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Kawai FAQ

Frequently asked questions about Kawai instruments, product features, and other topics.


What is polyphony?

Digital PianosSound


This is the upper limit to the number of sounds that can be produced simultaneously. Bigger is better: old (and some modern, cheap) digital pianos might be limited to 32 or 64 note polyphony; higher end models are more often 192 or 256 note.

But you only have ten fingers, right? Why would you need more than 32 note polyphony? There are a couple of reasons: first, imagine playing a complex chord and sustaining it, while continuing to play other notes. You can very easily find yourself pushing 20 or more samples through the CPU at any given time this way.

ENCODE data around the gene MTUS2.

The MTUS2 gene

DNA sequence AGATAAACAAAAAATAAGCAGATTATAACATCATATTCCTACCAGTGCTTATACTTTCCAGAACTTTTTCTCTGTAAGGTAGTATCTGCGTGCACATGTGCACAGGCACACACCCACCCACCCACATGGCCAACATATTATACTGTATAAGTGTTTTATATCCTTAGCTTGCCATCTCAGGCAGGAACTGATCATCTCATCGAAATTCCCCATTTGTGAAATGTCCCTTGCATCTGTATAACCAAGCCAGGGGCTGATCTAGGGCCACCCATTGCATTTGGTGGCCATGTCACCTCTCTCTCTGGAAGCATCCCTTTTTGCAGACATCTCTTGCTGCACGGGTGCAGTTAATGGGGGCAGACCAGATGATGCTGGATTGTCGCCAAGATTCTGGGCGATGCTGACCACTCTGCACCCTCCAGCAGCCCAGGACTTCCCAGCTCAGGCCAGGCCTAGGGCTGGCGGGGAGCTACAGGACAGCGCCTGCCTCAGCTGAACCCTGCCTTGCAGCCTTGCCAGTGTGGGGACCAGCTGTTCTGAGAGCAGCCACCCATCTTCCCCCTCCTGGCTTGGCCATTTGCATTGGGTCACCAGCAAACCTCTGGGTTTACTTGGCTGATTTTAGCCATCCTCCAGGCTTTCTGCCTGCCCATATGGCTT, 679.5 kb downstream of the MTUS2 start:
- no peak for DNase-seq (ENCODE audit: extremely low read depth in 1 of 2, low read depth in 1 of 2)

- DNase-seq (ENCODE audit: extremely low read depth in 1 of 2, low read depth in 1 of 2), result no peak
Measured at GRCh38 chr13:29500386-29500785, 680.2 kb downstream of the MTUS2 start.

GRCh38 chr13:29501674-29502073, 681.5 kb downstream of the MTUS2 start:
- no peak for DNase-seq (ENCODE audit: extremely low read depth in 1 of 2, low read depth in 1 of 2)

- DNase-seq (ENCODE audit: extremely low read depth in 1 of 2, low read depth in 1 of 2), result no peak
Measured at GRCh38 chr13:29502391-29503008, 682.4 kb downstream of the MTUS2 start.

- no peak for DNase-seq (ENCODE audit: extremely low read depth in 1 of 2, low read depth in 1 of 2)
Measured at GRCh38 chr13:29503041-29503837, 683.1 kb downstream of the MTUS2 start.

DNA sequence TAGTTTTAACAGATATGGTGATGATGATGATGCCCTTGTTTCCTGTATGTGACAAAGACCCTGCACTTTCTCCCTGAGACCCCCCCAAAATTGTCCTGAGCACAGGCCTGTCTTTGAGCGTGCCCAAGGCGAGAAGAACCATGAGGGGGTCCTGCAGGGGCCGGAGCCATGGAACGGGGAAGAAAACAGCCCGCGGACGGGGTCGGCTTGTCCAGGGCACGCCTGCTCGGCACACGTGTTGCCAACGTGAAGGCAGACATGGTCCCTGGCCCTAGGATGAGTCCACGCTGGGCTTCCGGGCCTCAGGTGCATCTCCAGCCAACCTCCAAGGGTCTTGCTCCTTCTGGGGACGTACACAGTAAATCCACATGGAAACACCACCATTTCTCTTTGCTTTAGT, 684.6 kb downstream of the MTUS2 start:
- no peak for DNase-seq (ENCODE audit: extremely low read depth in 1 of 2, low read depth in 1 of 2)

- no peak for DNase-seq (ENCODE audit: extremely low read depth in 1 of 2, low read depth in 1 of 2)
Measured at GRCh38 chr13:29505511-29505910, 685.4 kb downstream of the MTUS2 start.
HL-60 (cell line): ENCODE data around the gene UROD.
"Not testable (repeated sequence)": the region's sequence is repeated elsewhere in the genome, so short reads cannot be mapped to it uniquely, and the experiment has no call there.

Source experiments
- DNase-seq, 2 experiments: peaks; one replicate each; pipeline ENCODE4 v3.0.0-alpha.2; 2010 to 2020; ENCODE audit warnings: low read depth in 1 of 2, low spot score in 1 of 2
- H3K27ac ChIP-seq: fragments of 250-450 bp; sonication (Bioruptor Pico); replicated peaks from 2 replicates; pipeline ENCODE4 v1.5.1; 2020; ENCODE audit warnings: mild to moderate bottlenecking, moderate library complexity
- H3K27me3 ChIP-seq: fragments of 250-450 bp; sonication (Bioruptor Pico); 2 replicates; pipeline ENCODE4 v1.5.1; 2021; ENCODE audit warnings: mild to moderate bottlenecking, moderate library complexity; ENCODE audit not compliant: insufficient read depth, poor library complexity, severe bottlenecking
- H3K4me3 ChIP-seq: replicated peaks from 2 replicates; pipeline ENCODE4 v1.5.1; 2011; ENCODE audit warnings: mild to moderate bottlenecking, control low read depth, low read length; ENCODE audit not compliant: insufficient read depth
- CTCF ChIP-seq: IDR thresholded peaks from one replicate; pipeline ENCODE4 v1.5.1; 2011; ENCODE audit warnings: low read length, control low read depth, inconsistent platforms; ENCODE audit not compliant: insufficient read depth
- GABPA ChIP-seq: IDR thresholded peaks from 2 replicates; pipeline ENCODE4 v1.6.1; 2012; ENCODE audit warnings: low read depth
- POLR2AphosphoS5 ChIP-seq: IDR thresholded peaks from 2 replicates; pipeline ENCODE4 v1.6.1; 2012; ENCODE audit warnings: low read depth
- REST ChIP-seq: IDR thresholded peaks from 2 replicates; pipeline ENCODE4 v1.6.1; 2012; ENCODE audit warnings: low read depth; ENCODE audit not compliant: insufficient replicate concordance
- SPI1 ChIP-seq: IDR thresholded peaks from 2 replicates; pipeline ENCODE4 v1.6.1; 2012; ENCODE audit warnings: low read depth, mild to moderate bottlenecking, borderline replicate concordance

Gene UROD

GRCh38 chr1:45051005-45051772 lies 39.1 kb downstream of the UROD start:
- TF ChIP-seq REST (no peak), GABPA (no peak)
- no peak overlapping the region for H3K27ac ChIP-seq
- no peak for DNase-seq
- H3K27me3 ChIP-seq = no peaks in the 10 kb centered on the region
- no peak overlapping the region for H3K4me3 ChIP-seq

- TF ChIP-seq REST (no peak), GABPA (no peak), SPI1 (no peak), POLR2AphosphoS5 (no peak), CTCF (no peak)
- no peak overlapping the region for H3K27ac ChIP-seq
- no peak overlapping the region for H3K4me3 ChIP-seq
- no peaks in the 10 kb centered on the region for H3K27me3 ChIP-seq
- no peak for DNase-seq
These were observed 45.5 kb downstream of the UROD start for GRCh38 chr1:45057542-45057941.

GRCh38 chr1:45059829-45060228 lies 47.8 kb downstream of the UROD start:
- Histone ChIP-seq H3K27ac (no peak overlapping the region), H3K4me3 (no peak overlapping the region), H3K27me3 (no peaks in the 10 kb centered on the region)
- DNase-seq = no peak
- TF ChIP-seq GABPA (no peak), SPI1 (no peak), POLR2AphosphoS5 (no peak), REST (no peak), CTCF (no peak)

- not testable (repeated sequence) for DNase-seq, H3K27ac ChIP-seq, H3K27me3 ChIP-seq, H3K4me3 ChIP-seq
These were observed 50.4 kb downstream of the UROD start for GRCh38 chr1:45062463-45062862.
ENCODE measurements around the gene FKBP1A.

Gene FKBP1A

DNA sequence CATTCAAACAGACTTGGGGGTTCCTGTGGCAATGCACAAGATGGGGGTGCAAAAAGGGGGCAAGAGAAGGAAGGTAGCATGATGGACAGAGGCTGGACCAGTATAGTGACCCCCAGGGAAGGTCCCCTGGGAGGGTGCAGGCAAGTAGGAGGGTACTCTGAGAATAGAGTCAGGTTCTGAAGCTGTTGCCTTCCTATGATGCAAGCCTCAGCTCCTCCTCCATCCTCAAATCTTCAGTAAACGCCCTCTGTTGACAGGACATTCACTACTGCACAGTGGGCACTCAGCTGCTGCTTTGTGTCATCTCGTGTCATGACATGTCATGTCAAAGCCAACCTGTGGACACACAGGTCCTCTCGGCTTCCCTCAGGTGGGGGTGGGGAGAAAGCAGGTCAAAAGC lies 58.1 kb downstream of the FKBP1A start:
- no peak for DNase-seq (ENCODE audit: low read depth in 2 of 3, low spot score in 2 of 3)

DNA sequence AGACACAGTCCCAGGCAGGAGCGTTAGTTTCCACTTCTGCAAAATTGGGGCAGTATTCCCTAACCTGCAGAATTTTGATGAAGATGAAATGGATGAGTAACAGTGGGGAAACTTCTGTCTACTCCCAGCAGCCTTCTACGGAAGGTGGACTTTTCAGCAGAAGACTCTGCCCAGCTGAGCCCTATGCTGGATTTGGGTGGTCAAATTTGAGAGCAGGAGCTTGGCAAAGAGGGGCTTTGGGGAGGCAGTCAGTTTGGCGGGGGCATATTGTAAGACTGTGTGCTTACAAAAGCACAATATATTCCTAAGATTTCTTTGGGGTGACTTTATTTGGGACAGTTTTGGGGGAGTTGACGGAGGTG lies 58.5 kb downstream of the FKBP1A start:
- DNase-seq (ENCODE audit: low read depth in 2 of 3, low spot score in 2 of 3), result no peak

More importantly, good digital pianos produce a multitude of sounds every time you strike a key, not just the sound of the note itself. The sounds of the dampers moving, the sounds of the hammers falling back, and a host of other mechanical sounds are included to help inspire the feeling that you’re playing an acoustic piano – and each of these sounds will eat into that polyphony limit.

If you run into that limit, you’ll find notes dropping out or not playing. You’ll want the highest polyphony rating you can get.